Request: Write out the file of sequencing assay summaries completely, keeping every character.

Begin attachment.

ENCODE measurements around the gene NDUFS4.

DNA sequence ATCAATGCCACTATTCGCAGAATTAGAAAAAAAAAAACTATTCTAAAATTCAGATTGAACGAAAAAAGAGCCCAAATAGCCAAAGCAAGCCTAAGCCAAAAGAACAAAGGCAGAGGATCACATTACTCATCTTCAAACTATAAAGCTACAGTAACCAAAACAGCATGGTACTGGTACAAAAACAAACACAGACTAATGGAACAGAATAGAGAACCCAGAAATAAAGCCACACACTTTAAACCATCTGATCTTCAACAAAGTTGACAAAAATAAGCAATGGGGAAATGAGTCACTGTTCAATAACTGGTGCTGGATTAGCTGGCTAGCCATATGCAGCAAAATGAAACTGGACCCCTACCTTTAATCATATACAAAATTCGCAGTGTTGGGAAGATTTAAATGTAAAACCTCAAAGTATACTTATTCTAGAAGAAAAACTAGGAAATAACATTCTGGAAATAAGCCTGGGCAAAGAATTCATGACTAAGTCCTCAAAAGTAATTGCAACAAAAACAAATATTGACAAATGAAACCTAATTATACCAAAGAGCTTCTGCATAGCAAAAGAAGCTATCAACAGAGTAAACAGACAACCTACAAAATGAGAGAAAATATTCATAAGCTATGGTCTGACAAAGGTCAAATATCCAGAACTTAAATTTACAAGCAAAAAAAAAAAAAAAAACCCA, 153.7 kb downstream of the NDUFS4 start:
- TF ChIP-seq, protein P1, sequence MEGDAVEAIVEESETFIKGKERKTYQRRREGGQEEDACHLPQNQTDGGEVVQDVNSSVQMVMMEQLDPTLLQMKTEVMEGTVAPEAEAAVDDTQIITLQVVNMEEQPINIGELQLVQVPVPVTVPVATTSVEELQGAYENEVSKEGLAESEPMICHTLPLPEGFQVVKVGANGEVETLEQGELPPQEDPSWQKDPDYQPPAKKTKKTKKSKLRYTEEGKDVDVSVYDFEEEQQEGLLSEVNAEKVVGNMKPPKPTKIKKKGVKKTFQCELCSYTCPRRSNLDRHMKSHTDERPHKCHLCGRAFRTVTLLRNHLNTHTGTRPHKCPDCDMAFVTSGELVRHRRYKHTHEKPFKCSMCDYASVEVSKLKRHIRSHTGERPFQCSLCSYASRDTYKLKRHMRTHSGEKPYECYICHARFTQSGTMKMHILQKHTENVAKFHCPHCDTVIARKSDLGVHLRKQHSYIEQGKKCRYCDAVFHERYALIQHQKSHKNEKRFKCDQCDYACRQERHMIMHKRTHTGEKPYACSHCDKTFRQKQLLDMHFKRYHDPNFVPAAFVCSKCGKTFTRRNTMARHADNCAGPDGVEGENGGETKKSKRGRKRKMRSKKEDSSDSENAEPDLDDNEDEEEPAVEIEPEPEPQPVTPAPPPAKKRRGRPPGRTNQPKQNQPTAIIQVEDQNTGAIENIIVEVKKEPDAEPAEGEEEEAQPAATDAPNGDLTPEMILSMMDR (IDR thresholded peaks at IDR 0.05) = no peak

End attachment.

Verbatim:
ENCODE measurements around the gene NDUFS4.

DNA sequence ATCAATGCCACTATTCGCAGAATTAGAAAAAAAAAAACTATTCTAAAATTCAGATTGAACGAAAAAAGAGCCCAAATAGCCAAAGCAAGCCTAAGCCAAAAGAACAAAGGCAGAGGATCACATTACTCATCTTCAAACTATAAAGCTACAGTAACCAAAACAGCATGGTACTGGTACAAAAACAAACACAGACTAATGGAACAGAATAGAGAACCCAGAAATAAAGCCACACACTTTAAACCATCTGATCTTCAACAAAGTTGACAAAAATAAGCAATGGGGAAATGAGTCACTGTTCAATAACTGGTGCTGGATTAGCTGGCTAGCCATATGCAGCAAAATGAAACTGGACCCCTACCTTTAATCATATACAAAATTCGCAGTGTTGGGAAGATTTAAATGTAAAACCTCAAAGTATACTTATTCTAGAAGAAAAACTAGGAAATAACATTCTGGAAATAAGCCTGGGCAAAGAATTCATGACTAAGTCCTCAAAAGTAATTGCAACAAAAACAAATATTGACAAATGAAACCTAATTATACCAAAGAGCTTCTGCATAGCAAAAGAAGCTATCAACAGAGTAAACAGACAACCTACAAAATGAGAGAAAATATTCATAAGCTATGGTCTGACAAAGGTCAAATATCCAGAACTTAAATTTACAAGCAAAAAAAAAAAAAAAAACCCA, 153.7 kb downstream of the NDUFS4 start:
- TF ChIP-seq, protein P1, sequence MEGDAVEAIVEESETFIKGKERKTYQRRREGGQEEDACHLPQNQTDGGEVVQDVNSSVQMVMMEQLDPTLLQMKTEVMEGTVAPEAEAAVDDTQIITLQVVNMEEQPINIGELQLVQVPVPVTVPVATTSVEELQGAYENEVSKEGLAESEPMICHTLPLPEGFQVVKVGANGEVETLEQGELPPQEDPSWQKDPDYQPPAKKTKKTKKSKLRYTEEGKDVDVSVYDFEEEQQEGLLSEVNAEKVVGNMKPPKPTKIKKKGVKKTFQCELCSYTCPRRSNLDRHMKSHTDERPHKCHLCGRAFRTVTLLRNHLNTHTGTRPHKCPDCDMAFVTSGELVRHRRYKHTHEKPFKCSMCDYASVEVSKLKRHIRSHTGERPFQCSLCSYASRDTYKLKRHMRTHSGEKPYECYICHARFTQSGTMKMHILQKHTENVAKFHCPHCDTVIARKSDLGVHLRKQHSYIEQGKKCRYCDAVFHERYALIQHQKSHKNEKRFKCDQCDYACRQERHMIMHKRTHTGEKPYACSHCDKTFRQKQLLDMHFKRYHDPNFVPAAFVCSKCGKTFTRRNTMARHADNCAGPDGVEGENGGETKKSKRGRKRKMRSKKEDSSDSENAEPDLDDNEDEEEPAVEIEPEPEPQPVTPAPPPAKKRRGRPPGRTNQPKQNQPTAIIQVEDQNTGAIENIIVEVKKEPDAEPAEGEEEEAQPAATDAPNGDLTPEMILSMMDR (IDR thresholded peaks at IDR 0.05) = no peak